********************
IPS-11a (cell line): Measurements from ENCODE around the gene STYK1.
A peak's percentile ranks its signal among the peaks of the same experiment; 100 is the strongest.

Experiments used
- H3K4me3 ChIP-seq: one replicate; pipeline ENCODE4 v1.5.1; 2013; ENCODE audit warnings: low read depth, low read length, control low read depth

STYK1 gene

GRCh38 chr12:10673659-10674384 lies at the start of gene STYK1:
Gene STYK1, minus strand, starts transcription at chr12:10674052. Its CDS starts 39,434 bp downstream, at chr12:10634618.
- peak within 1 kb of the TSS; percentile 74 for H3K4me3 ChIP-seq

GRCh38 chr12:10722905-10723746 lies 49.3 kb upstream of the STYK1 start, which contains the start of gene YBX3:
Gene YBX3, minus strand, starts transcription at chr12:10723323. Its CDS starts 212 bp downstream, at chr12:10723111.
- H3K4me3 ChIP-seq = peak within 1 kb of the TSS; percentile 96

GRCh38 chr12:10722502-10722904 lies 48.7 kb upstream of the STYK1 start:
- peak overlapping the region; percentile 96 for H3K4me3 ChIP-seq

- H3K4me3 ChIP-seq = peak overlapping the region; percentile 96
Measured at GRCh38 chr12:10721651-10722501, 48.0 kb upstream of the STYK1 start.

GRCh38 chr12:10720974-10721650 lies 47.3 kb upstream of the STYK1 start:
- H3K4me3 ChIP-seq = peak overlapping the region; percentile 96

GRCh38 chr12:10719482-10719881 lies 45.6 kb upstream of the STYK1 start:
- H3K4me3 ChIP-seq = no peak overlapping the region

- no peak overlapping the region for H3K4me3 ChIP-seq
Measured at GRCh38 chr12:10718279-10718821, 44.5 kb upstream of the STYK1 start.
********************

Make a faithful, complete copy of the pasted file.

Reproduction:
IPS-11a (cell line): Measurements from ENCODE around the gene STYK1.
A peak's percentile ranks its signal among the peaks of the same experiment; 100 is the strongest.

Experiments used
- H3K4me3 ChIP-seq: one replicate; pipeline ENCODE4 v1.5.1; 2013; ENCODE audit warnings: low read depth, low read length, control low read depth

STYK1 gene

GRCh38 chr12:10673659-10674384 lies at the start of gene STYK1:
Gene STYK1, minus strand, starts transcription at chr12:10674052. Its CDS starts 39,434 bp downstream, at chr12:10634618.
- peak within 1 kb of the TSS; percentile 74 for H3K4me3 ChIP-seq

GRCh38 chr12:10722905-10723746 lies 49.3 kb upstream of the STYK1 start, which contains the start of gene YBX3:
Gene YBX3, minus strand, starts transcription at chr12:10723323. Its CDS starts 212 bp downstream, at chr12:10723111.
- H3K4me3 ChIP-seq = peak within 1 kb of the TSS; percentile 96

GRCh38 chr12:10722502-10722904 lies 48.7 kb upstream of the STYK1 start:
- peak overlapping the region; percentile 96 for H3K4me3 ChIP-seq

- H3K4me3 ChIP-seq = peak overlapping the region; percentile 96
Measured at GRCh38 chr12:10721651-10722501, 48.0 kb upstream of the STYK1 start.

GRCh38 chr12:10720974-10721650 lies 47.3 kb upstream of the STYK1 start:
- H3K4me3 ChIP-seq = peak overlapping the region; percentile 96

GRCh38 chr12:10719482-10719881 lies 45.6 kb upstream of the STYK1 start:
- H3K4me3 ChIP-seq = no peak overlapping the region

- no peak overlapping the region for H3K4me3 ChIP-seq
Measured at GRCh38 chr12:10718279-10718821, 44.5 kb upstream of the STYK1 start.